Update: Michelle Malkin spots another debate lie.Repeat after me - PLANNED PARENTHOOD DOES NOT PROVIDE CANCER SCREENINGS. And read the whole thing - Malkin explains how Obamacare threatens access to cancer screenings.
Now that Jimmy Carter has received the Nobel Peace Prize for 2002 (see here for a list of all Nobel laureates), a lot of people think the prize is losing its respectability - especially after Fidel Castro offered his congratulations. I have news for those people - the prize was a joke from the beginning.
The first prize was shared by Jean Henri Dunant, founder of the International Red Cross (which itself won the prize several times over the years), and Frédéric Passy, founder of the Société francaise pour l'arbitrage entre nations. Passy had founded an earlier "peace society," the Ligue internationale et permanente de la paix, a vain attempt to avert war between France and Prussia. In France's Chamber of Deputies he opposed colonialism and pushed for disarmament and international arbitration of disputes. The French peace evangelist died in 1912, two years before World War I proved that the European peace efforts of that time, his included, were on the wrong track.
Passy is representative of one of the chief failings of the Nobel committee: it often gives the Peace Prize to people or agencies for offering peace plans that have yet to be tested. Many of the early prizes were given to people involved with peace organizations. After WWI, the committee demonstrated that it had not learned its lesson. In 1919 it gave the prize to President Woodrow Wilson for founding the ill-fated League of Nations. Five others received the award for their work with the League, at least one of whom fought for disarmament. Two Nobel Laureates of that time were Aristide Briand (1926) and Frank Billings Kellogg (1929), whose drafted the Kellogg-Briand Pact, a treaty that outlawed war.
After outlaw nations Germany, Japan, and Italy were defeated by the Allies, the Nobel Committee continued to dole out Peace Prizes to people who talk about peace more than they implement it. Cordell Hull (1945) was one of the first of several to win the prize for work with the United Nations, an agency which over the years has waged a sort of diplomatic cold war against the United States and Israel. Ralphe Bunche was the first to receive the prize for negotiating nonexistent peace in the Middle East. [Update: He brokered the end of the 1948 war, but no long-term peace came out of it. Indeed, this was just the beginning of the Arab-Israeli cold war, punctuated several times by brief episodes of hot war, and lasting to this day.] Disarmament - a concept which should have been discredited in 1914 and 1939 - would continue to attract the wooing of the Nobel committee, in 1962, 1982, 1985, 1995, and 1997. And untested peace processes would still be honored, as illustrated by the honoring of Nelson Mandela and F. W. DeKlerk (1993) and John Hume and David Trimble (1998).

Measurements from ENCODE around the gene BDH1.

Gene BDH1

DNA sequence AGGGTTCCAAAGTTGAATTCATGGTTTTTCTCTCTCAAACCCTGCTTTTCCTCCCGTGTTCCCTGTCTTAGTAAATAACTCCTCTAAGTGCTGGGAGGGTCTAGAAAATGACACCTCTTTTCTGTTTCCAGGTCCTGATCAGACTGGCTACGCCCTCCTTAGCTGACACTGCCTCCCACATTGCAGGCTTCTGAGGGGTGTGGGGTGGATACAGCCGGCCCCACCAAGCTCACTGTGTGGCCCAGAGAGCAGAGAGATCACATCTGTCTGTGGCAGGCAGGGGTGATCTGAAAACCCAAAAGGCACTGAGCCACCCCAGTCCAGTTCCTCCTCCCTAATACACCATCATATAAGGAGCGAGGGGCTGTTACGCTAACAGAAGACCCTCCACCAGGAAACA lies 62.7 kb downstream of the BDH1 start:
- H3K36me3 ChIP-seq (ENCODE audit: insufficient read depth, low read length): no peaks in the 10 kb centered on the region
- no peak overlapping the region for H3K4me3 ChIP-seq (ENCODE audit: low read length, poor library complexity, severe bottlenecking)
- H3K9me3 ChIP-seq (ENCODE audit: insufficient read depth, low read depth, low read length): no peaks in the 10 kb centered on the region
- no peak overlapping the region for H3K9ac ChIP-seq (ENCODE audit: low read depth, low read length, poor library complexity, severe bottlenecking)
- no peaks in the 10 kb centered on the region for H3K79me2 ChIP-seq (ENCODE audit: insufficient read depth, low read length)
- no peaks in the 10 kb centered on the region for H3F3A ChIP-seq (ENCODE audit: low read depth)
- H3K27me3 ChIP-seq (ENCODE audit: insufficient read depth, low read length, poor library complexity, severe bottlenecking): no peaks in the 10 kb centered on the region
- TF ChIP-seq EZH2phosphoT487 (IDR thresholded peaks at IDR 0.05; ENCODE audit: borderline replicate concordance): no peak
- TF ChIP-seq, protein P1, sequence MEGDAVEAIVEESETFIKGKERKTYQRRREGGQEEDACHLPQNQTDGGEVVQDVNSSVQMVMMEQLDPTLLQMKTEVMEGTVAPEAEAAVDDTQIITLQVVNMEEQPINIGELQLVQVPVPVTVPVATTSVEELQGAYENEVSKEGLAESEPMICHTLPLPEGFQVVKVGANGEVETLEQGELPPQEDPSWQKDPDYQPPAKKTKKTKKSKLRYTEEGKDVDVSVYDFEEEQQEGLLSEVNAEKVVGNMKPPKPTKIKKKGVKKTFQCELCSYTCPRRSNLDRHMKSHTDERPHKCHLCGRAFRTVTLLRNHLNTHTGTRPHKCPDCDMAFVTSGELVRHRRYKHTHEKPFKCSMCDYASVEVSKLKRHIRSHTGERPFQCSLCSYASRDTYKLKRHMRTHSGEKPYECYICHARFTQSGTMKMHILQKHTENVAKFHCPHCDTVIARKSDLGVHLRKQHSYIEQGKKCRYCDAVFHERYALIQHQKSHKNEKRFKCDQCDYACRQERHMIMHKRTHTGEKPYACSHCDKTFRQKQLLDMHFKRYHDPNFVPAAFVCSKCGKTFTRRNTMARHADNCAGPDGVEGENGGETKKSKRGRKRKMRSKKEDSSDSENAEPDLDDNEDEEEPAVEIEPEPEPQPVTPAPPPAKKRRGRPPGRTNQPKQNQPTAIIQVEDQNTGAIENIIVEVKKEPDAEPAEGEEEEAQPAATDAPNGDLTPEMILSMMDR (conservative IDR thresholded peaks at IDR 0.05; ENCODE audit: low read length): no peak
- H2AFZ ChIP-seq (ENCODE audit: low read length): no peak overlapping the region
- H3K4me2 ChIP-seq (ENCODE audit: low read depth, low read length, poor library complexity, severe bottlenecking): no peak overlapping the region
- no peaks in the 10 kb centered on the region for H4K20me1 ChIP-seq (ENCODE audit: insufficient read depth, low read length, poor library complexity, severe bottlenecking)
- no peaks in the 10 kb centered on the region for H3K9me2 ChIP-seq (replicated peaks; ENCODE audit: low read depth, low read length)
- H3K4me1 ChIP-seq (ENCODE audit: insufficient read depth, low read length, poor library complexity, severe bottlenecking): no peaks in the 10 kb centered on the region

So who was the first mouthpiece for murderous regimes to become a Nobel laureate? That would appear to be the only person in history to decline the prize: Le Duc Tho (no biography available). He and Henry Kissinger were awarded the prize for the Paris Peace Accords that ended the Vietnam War. Kissinger wrote an acceptance speech that was read by US ambassador to Norway Thomas R. Byrne, who represented him at the award ceremony. The message contained this remark: "Certain war has yielded to an uncertain peace in Vietnam. Where there was once only despair and dislocation, today there is hope, however frail." If Kissinger could get an award for peace that might come in the future, can I get an Academy Award for a movie I might direct in the future? (I'd like to thank the Academy for hypothetically granting me this honor, and Cameron Diaz and Edward Norton for their possibly outstanding performances.) Ironically, Le was the honest one of the pair. He knew that North Vietnam wasn't giving up on its plans to conquer the South. His job was to get the US out of the way so the NVA could march into Saigon as it did two years later. If Kissinger didn't understand that, he was utterly naive.
At least two other such thugocrats would receive the prize. Yasser Arafat (1994) is the most obvious, a man who talks peace with the West but organizes terrorism with his comrades. The other is Rigoberta Menchú. In 1992, coincidentally (?) 500 years after Columbus' subjugation discovery of the Americas (or at least the Caribbean portion), she was honored for raising awareness of the alleged abuses against her fellow Guatemalan Mayan Indians. David Horowitz reported the research of anthropologist David Stoll, whose book reveals the fraudulence of I, Rigoberta Menchú, the Marxist-feminist's autobiography which is required reading at many universities. Horowitz writes: